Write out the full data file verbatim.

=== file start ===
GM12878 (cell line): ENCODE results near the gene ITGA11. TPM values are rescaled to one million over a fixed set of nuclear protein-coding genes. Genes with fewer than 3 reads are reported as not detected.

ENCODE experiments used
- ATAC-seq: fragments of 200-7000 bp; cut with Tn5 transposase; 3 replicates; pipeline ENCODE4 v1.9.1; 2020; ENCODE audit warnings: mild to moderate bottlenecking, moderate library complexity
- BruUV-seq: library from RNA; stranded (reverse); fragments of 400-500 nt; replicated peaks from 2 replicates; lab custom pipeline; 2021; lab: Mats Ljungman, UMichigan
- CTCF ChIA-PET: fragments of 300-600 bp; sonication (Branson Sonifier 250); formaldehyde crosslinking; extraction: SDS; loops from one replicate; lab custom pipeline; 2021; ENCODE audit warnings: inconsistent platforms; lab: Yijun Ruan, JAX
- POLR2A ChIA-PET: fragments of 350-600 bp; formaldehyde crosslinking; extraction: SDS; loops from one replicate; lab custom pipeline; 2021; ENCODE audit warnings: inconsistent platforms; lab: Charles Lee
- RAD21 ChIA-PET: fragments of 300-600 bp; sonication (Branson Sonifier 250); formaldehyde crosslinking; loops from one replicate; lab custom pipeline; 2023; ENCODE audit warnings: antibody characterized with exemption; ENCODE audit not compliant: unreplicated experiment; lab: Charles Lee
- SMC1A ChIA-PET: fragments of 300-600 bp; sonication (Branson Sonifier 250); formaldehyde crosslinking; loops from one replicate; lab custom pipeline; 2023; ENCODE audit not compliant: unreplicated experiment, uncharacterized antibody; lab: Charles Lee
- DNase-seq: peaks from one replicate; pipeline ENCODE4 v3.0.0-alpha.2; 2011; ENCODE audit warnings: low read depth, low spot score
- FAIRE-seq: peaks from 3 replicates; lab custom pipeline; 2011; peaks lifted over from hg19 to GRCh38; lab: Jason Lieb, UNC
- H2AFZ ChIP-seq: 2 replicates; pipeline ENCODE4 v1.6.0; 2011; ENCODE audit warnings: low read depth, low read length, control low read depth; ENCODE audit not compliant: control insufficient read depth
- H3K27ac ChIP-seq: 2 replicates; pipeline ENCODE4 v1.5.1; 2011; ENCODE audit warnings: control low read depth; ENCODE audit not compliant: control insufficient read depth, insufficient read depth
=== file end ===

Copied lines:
GM12878 (cell line): ENCODE results near the gene ITGA11. TPM values are rescaled to one million over a fixed set of nuclear protein-coding genes. Genes with fewer than 3 reads are reported as not detected.

ENCODE experiments used
- ATAC-seq: fragments of 200-7000 bp; cut with Tn5 transposase; 3 replicates; pipeline ENCODE4 v1.9.1; 2020; ENCODE audit warnings: mild to moderate bottlenecking, moderate library complexity
- BruUV-seq: library from RNA; stranded (reverse); fragments of 400-500 nt; replicated peaks from 2 replicates; lab custom pipeline; 2021; lab: Mats Ljungman, UMichigan
- CTCF ChIA-PET: fragments of 300-600 bp; sonication (Branson Sonifier 250); formaldehyde crosslinking; extraction: SDS; loops from one replicate; lab custom pipeline; 2021; ENCODE audit warnings: inconsistent platforms; lab: Yijun Ruan, JAX
- POLR2A ChIA-PET: fragments of 350-600 bp; formaldehyde crosslinking; extraction: SDS; loops from one replicate; lab custom pipeline; 2021; ENCODE audit warnings: inconsistent platforms; lab: Charles Lee
- RAD21 ChIA-PET: fragments of 300-600 bp; sonication (Branson Sonifier 250); formaldehyde crosslinking; loops from one replicate; lab custom pipeline; 2023; ENCODE audit warnings: antibody characterized with exemption; ENCODE audit not compliant: unreplicated experiment; lab: Charles Lee
- SMC1A ChIA-PET: fragments of 300-600 bp; sonication (Branson Sonifier 250); formaldehyde crosslinking; loops from one replicate; lab custom pipeline; 2023; ENCODE audit not compliant: unreplicated experiment, uncharacterized antibody; lab: Charles Lee
- DNase-seq: peaks from one replicate; pipeline ENCODE4 v3.0.0-alpha.2; 2011; ENCODE audit warnings: low read depth, low spot score
- FAIRE-seq: peaks from 3 replicates; lab custom pipeline; 2011; peaks lifted over from hg19 to GRCh38; lab: Jason Lieb, UNC
- H2AFZ ChIP-seq: 2 replicates; pipeline ENCODE4 v1.6.0; 2011; ENCODE audit warnings: low read depth, low read length, control low read depth; ENCODE audit not compliant: control insufficient read depth
- H3K27ac ChIP-seq: 2 replicates; pipeline ENCODE4 v1.5.1; 2011; ENCODE audit warnings: control low read depth; ENCODE audit not compliant: control insufficient read depth, insufficient read depth